Intelligent Car Initiative
The Intelligent Car Initiative is a policy framework set up by the European Commission to tie up all activities relating to 'intelligent' automobiles. The term covers all vehicles that are equipped with modern information and communication technologies (ICT) to increase road safety and/or the flow of traffic, or to reduce the environmental impact of road transport. A well-established and widely known 'intelligent' device would be the anti-lock braking system ABS, which prevents the wheels from locking while braking and thus enables the driver keeping the car under control. An example for a more recent system would be the electronic brake assistance which helps the driver brake effectively, or even brakes the car on its own if a collision is imminent and there is no driver reaction at all.
Beginnings and objectives
The Intelligent Car Initiative was founded by Commission Communication of 15 February 2006, and presented to the public in Brussels/Belgium a week later, on 23 February 2006. Its objective is to improve road safety in the European Union, and in particular to cut back the number of annually more than 40.000 road fatalities and 1.2m accidents on the Union's roads, to decrease the number of traffic jams, and to reduce fuel consumption and road transport's CO² emissions.
Structure and working fields
The Intelligent Car Initiative rests on three pillars:
- The eSafety Forum. The Commission builds on the eSafety Forum (eSafety's 'Parliament') to coordinate all stakeholders having an interest in road traffic safety or a speedier deployment of advanced, ICT-based safety systems. In this respect, the eSafety Initiative, which was already founded in 2002, was a kind of precursor of the Intelligent Car Initiative,
- Research projects in information and communication technologies, as far as they explore road safety, traffic and 'clean mobility' management projects. This holds for the 6th and 7th European Framework Programmes for Research,
- Awareness-raising activities, designed to increase the knowledge of drivers, consumers and decision makers of these 'intelligent' car safety systems. The Commission's own 'Intelligent Car web site', which hosts among other things an interactive quiz, is part of these awareness-raising actions.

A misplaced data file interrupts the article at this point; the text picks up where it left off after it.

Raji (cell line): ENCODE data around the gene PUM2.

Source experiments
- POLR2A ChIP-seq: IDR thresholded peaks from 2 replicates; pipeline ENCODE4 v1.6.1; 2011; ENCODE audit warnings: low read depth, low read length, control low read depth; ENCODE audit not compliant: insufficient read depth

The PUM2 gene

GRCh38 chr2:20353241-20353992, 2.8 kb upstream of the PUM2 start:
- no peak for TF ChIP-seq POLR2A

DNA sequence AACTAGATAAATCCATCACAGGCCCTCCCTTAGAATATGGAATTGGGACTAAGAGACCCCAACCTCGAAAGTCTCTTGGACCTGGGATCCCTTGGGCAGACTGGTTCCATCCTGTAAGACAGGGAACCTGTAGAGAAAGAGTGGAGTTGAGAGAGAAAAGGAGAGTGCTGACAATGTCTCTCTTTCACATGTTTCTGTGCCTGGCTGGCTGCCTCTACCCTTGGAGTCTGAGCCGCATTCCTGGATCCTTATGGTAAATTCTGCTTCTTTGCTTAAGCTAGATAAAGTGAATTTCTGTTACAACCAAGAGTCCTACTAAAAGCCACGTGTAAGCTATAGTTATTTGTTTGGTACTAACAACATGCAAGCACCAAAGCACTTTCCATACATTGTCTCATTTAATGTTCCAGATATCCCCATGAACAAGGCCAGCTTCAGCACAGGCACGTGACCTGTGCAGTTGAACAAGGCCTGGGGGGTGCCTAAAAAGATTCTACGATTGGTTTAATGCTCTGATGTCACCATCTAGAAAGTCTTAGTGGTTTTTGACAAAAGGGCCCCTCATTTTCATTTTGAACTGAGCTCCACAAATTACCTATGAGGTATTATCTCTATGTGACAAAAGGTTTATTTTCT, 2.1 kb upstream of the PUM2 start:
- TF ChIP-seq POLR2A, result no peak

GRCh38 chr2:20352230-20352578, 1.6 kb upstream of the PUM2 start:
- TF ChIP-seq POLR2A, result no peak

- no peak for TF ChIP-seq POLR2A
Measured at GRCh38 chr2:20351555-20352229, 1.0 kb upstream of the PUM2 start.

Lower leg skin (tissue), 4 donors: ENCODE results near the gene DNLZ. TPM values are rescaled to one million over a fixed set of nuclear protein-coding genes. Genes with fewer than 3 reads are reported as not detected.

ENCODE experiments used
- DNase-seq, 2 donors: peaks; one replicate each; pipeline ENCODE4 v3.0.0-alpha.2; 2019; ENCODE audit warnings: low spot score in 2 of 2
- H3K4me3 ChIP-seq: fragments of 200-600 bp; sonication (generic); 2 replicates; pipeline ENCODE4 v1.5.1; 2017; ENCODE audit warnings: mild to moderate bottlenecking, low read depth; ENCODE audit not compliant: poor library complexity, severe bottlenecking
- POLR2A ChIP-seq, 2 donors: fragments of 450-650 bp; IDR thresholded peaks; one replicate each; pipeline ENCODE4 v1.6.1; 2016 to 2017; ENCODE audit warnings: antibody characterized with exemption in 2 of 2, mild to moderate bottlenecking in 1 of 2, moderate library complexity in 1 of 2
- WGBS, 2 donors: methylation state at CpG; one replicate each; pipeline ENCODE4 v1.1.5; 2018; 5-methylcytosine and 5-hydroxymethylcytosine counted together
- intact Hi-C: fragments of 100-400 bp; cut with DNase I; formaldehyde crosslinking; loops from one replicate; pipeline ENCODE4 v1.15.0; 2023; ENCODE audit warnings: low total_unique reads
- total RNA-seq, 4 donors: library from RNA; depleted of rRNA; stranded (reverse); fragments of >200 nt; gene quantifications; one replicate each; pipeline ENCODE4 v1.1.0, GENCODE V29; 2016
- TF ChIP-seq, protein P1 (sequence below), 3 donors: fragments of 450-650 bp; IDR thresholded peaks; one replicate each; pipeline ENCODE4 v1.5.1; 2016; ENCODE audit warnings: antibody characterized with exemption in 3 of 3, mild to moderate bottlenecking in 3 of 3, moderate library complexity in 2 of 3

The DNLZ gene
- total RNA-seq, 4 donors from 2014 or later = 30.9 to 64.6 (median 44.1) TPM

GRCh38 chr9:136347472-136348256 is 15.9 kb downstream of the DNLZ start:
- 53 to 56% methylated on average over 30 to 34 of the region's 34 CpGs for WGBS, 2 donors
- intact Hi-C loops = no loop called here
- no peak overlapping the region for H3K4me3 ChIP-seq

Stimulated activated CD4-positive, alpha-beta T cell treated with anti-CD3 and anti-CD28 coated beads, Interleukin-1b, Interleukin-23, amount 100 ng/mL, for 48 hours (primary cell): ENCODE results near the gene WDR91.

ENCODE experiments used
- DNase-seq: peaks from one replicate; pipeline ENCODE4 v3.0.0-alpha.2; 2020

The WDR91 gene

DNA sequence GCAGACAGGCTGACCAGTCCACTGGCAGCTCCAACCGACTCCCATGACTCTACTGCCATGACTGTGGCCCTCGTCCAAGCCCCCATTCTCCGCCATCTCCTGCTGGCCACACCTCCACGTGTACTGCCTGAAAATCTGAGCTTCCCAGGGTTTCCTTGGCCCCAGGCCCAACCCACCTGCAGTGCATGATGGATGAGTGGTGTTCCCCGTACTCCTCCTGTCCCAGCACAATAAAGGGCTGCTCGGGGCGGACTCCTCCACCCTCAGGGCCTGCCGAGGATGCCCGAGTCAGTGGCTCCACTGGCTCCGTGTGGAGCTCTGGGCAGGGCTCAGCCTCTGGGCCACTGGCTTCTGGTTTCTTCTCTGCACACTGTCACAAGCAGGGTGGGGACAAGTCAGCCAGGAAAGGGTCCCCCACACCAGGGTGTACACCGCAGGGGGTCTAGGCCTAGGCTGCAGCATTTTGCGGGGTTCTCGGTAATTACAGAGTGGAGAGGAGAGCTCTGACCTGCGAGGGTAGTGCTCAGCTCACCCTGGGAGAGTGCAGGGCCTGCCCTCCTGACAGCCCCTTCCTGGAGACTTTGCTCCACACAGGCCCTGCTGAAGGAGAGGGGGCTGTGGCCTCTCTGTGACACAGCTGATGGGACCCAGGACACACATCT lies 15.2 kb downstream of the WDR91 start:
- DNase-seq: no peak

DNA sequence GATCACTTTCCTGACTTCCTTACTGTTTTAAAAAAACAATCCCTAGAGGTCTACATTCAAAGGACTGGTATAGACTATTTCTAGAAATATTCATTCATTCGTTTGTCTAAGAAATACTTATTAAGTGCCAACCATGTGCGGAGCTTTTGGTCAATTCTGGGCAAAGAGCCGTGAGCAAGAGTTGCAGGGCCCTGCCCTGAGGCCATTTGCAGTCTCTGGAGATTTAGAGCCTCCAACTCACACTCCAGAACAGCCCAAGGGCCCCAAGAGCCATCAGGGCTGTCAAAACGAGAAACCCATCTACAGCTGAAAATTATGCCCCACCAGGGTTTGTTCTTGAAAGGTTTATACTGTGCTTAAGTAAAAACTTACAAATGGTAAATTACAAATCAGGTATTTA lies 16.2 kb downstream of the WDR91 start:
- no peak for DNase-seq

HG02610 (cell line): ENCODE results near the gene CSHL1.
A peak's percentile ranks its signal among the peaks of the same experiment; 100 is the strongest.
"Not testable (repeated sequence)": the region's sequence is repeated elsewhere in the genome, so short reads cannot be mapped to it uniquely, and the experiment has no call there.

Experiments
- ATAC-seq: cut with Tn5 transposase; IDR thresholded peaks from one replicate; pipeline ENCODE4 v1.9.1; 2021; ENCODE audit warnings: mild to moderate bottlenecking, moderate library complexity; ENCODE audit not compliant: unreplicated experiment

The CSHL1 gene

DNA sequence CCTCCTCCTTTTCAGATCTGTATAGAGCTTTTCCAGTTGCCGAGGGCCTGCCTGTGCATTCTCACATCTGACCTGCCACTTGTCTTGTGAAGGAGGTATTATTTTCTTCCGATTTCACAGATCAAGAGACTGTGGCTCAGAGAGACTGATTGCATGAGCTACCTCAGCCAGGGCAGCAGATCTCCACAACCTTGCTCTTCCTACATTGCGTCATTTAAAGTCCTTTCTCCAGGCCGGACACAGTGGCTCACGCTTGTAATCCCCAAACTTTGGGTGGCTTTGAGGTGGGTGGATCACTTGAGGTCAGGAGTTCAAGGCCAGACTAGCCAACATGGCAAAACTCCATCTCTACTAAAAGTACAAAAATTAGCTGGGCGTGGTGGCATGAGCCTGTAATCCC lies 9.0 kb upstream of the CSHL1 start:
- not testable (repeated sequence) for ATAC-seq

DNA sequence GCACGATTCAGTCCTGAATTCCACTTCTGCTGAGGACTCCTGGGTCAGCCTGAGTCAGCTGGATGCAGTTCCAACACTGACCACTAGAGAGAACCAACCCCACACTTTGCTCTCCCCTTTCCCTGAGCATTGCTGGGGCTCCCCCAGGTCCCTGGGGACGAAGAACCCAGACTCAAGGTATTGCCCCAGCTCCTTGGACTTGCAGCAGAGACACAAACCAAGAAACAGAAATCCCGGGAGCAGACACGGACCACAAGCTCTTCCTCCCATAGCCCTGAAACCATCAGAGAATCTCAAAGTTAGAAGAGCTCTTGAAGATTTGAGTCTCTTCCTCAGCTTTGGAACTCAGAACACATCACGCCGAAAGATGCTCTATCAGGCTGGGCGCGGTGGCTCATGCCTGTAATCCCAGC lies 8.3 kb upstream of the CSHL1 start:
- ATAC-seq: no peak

Due to the great number and variety of possible activities and actions in the field of the 'intelligent' car, the Commission announced in its first review of the Intelligent Car Initiative that it would give priority to four particularly important challenges. These are:
- The introduction as from September 2010 of the pan-European automatic emergency call system eCall,
- Mandatory fitting of electronic stability control in all new cars as from 2014,
- A stronger focus on less fuel consumption and CO² reduction,
- and - last but not least - the safe fixing and use in the car of mobile electronic consumer products such as cell phones or navigation systems.
In collaboration with European research project 'PReVENT', the report was presented to the international media and an expert public in the framework of a conference on 'intelligent' cars. The conference, which was accompanied by a large exhibition, took place in Versailles/France on 18 September 2007. On this occasion, the initiator of the Intelligent Car Initiative, Ms Viviane Reding, European Commissioner for the Information Society and Media, was accompanied by Ms Valérie Pécresse, French Minister of Research and Higher Education, Mr Gang Wan, Chinese Minister of Science and Technology, and Mr Mario Lino Soares Correia, Portuguese Minister of Transport and Telecommunications. Their presence proved the growing interest in and importance of 'intelligent' cars.